Unfortunately, neither Ryan nor Luccini would get to spot a scout in the stands as they played for Hopedale this past year due to the pandemic closing all the schools. With the cancellation trepidation set in.
“After putting in all the hard work and not having coaches see me play was frustrating,” Luccini said. “Every time that I worked out or practiced, I would video it and send it to the coaches. I used the canceled season as fuel; it gave me extra time to work out more and prepare.”
Ryan pretty much felt the same way.
“I was devastated as I had taken off the previous winter from playing basketball so that I could be ready for the baseball season and help the team win,” he said. “To have no season after working so hard seemed like a big waste of my time.”
While many juniors lost the chance at being seen, Luccini and Ryan were lucky that they had gotten an early jump on the process and committed to a school to play a sport that they love.
Ryan had three other schools on his radar, but always felt that Nichols was his top choice. During an overnight to the school, he was won over not only by the environment but by the vibes that he got from the coaches and the current players, so he committed in mid-July.
“I had been offered a position on the team back in March, but it was still very early in the process and I wanted to go and see the other schools and get a feel for them,” Ryan said. “In July I called the coach and verbally committed; it was a big relief after having worked so hard in high school to be able to take my talent to the collegiate level.”
When he eventually gets to Nichols the coaches are hoping that he can be a two-way player but playing the field and batting every day in addition to pitching is not an easy task.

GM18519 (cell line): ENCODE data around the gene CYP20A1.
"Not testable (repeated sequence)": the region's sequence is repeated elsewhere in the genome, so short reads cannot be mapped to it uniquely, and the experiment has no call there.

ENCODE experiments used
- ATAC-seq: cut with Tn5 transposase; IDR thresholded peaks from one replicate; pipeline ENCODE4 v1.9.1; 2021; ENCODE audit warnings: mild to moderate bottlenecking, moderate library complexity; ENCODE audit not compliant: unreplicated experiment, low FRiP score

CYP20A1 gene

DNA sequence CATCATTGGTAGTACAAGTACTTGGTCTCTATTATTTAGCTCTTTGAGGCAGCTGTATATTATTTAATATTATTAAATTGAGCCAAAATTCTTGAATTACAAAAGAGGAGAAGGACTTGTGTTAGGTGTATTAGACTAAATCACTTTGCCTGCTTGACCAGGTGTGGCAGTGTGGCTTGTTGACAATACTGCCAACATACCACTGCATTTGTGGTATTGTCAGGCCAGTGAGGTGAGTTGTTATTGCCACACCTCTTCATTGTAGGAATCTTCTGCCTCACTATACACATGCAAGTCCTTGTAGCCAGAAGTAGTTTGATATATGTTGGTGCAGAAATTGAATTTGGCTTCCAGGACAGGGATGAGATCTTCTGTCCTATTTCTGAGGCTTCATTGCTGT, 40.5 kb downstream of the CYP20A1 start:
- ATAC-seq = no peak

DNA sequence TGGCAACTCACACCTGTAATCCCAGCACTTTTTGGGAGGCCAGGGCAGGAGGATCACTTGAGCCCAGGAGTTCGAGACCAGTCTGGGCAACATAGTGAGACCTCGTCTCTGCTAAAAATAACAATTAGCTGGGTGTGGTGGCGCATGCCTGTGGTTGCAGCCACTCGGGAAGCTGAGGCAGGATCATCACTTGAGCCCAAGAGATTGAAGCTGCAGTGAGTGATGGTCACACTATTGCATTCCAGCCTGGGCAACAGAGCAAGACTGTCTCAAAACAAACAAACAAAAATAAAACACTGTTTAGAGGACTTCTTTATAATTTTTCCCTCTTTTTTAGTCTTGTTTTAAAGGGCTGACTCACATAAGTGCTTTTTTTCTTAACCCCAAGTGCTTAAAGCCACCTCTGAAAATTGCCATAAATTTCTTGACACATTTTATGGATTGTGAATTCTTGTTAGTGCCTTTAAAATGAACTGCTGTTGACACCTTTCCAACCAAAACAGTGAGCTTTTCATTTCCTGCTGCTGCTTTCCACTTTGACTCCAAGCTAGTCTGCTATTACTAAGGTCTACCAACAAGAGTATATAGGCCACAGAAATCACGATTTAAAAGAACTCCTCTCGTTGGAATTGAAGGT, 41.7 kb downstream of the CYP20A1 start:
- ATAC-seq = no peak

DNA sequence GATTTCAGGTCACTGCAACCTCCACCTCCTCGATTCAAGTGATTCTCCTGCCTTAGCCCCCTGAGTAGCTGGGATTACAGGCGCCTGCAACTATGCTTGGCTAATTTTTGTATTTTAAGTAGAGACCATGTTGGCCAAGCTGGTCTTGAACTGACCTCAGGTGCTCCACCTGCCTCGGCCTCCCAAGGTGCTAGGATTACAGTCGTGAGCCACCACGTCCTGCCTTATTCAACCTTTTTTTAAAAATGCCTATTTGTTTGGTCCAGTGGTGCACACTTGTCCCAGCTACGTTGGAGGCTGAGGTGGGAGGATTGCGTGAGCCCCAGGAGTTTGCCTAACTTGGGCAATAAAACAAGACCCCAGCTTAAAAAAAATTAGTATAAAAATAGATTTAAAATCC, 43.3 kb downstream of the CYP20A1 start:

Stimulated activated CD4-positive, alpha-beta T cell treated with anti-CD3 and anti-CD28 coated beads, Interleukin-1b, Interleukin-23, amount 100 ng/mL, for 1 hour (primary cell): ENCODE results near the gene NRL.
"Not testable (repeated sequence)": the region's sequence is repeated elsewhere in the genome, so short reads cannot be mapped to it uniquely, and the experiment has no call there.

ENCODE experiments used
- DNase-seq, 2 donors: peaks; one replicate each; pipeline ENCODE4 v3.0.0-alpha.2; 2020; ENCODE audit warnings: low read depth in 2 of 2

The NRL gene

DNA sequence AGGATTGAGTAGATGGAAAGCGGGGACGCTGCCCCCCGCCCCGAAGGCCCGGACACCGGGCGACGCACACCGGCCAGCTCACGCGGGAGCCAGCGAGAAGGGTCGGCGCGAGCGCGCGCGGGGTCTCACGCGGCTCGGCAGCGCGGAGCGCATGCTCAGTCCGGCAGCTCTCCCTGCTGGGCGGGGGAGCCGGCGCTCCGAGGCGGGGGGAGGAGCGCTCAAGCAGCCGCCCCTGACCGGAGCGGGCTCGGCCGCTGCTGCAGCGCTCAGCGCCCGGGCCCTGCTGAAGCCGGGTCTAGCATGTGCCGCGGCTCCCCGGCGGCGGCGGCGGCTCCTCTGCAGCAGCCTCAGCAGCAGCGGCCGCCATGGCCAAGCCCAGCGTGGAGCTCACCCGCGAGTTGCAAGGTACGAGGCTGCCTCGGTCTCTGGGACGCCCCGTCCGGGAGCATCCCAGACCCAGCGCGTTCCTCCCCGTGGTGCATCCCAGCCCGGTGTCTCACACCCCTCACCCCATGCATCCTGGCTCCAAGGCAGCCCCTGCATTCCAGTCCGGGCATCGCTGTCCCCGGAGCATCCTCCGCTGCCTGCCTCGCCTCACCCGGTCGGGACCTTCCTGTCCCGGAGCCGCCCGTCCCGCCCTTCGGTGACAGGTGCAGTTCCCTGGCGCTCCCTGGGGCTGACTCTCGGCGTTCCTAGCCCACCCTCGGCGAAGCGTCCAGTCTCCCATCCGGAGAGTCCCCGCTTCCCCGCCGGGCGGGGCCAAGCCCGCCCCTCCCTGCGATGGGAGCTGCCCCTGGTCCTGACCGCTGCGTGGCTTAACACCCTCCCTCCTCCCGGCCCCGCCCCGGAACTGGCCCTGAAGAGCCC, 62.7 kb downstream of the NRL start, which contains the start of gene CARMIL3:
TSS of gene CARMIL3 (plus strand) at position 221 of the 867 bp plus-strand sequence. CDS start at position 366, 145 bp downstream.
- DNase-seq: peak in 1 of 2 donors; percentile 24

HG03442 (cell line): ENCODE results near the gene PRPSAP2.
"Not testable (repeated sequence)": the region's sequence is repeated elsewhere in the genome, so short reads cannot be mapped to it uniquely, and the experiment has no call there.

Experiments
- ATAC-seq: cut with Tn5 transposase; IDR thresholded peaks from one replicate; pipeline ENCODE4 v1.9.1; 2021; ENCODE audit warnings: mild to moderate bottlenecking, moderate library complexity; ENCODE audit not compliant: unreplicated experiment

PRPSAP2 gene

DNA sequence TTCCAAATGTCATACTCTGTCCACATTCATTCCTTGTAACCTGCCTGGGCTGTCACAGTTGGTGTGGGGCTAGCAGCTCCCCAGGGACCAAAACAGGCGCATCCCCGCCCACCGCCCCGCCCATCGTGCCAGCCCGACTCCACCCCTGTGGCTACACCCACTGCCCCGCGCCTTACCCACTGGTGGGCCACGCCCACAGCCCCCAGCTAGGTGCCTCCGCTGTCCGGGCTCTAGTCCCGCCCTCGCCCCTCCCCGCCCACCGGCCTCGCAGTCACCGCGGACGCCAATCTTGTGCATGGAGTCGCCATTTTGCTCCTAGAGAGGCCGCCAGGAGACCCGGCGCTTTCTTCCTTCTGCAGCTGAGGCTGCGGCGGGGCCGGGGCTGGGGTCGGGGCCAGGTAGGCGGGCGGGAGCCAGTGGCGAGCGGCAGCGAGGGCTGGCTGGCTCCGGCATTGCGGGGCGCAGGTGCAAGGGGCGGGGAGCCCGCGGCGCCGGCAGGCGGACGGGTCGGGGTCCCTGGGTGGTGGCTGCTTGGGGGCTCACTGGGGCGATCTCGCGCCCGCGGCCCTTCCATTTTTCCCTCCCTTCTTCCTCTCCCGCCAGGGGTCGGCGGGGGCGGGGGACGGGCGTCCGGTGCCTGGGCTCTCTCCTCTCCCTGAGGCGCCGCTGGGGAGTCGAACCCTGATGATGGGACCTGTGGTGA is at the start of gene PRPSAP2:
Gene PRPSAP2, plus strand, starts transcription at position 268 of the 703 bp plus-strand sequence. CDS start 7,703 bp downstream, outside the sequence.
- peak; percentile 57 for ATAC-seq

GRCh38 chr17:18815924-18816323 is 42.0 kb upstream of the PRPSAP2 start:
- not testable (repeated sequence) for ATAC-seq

“I love hitting and playing the field and hope that I can do both, but if I can’t pitching is what I am best at,” Ryan said. “Practices are right after one another so it will take up a lot of my time, so we’ll have to see how things go.”
Much like Ryan, Luccini eventually committed in early July and he too was looking at numerous schools (Stonehill College and Worcester State in Massachusetts as well as Bucknell University and Lafayette College both in Pennsylvania) to bring his talents to.
“Any of the five would have been fine with me, but after speaking with a couple of kids I knew that were already on the team I was high on UMASS,” Luccini said. “I had spoken to the coach a few days before I had committed, but when he called and asked me if I wanted to be a Riverhawk I accepted on the spot. I knew that’s where I wanted to be.”
As they enter their senior years already knowing that they have positions on a collegiate team, the pressure is off them for the most part. While that is the case both Ryan and Luccini are both looking forward to playing in their senior season as they believe that Hopedale will field a team that is not only capable of winning the District Championships but one that should make a run at the State Title.
The only question left to be answered is will there be a season or will Covid continue to wipe out high school sports.